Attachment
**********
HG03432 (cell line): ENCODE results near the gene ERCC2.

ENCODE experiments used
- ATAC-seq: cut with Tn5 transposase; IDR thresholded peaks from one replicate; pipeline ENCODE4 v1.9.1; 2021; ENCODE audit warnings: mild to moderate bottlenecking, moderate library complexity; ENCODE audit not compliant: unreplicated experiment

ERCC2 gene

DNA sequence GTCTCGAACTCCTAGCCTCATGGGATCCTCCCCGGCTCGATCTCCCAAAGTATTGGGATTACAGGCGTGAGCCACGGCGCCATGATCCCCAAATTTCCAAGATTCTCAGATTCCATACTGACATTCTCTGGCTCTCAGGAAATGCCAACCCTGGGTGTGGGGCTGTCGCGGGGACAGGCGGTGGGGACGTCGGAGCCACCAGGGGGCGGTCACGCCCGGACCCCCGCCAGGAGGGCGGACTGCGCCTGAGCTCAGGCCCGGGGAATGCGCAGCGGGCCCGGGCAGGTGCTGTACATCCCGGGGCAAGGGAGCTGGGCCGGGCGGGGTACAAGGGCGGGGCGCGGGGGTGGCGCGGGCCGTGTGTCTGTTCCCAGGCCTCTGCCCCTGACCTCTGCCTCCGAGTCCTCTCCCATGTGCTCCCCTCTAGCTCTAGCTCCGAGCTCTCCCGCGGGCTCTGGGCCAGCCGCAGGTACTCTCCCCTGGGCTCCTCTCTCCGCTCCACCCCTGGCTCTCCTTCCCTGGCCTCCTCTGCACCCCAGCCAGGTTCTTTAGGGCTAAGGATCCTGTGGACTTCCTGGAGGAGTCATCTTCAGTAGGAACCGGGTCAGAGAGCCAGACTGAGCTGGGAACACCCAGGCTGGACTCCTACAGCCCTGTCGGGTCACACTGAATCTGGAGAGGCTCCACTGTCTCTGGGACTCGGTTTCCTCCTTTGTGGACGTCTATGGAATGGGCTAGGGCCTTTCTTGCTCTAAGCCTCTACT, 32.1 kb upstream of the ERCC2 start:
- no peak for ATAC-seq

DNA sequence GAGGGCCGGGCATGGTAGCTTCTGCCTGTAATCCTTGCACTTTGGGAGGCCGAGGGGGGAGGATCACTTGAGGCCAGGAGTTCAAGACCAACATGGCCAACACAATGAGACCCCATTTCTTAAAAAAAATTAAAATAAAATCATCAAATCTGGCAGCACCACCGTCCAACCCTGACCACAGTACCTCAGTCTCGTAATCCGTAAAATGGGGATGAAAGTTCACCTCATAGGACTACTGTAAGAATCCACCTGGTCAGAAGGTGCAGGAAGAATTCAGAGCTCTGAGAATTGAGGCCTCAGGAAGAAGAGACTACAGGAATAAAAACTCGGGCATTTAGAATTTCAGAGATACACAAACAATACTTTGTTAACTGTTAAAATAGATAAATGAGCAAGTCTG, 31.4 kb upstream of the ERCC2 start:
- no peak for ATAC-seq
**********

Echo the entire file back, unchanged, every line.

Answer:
HG03432 (cell line): ENCODE results near the gene ERCC2.

ENCODE experiments used
- ATAC-seq: cut with Tn5 transposase; IDR thresholded peaks from one replicate; pipeline ENCODE4 v1.9.1; 2021; ENCODE audit warnings: mild to moderate bottlenecking, moderate library complexity; ENCODE audit not compliant: unreplicated experiment

ERCC2 gene

DNA sequence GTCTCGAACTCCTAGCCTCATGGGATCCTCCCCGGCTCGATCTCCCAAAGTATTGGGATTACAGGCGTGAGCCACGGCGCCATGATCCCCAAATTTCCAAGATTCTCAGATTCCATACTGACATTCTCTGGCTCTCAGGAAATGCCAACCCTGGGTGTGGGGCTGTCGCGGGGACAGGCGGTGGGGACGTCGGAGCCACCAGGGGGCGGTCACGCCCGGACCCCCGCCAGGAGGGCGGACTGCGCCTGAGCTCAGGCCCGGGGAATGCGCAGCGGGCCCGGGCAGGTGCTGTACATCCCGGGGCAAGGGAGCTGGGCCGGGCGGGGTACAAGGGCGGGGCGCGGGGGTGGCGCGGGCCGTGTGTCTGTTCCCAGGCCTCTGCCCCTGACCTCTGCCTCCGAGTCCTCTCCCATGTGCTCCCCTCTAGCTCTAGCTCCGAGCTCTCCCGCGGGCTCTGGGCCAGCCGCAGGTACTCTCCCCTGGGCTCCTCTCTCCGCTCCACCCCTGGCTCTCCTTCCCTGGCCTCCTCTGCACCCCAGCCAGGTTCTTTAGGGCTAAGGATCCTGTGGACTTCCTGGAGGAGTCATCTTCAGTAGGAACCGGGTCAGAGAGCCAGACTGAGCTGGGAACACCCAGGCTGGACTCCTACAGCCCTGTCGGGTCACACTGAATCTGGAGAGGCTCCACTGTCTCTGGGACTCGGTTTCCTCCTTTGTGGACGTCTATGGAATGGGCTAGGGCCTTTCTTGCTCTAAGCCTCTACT, 32.1 kb upstream of the ERCC2 start:
- no peak for ATAC-seq

DNA sequence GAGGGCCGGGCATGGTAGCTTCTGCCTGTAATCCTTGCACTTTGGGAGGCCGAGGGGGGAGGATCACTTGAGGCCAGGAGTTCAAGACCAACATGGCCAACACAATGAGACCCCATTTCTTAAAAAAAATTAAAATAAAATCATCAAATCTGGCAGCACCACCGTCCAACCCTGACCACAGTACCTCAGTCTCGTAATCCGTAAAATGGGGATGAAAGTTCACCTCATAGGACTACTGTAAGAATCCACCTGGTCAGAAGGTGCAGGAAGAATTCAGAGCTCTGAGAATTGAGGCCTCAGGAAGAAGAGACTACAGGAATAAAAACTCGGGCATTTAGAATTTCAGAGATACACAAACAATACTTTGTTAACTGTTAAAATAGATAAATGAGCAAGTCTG, 31.4 kb upstream of the ERCC2 start:
- no peak for ATAC-seq